Objective: There has been a wealth of childhood obesity prevention studies in school-based settings. However, few have investigated the experiences of school staff charged with delivery of such programmes. This study aimed to elicit teachers’ experiences of delivering a childhood obesity prevention programme for children aged 6–7 years. Design: Descriptive-interpretive qualitative study. Setting: Primary schools participating in the UK West Midlands ActiVe lifestyle and healthy Eating in School children (WAVES) study. Method: In all, 14 teachers were recruited from 12 primary schools. Semi-structured interviews were conducted and data analysis was guided by the Framework Approach. Results: Teachers recognised the importance of obesity prevention in primary schools. They reported positively on aspects of the intervention, in particular its flexibility and the ready-prepared materials. Time constraints and gaining support of parents were seen as key challenges to intervention delivery. Conclusions: Delivering an obesity prevention programme in school is feasible but challenging for teachers. Our findings suggest that to maximise the likelihood of delivery, interventions should be hands-on, easy to manage and flexible to the needs of individual schools. The perceived importance of the promotion of healthy lifestyle behaviours by schools was evident, but teachers felt restricted in the resources that could be devoted to achieve and encourage this. National combined with local level direction and support for healthy lifestyles in children would help schools to give this the priority it requires.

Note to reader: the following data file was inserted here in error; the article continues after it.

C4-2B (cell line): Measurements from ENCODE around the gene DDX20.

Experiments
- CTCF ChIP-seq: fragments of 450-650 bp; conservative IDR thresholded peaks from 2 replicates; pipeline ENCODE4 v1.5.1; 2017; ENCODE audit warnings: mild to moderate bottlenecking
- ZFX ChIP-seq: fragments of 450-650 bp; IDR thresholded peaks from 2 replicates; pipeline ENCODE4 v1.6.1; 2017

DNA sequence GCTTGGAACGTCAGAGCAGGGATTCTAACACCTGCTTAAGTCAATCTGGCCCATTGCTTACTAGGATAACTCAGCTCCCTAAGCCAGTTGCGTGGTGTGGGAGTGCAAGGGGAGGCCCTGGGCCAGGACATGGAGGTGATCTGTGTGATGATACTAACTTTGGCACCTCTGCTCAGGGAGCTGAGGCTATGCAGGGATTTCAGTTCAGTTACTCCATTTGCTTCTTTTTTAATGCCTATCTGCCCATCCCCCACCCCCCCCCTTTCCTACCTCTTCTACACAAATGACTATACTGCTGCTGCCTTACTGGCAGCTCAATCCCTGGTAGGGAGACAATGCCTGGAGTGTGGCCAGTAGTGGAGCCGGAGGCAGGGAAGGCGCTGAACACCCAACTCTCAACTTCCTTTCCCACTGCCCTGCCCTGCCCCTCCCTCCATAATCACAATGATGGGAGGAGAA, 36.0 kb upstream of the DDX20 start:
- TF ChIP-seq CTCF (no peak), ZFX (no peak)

- Child obesity, healthy eating, lifestyle education, physical activity, teacher experiences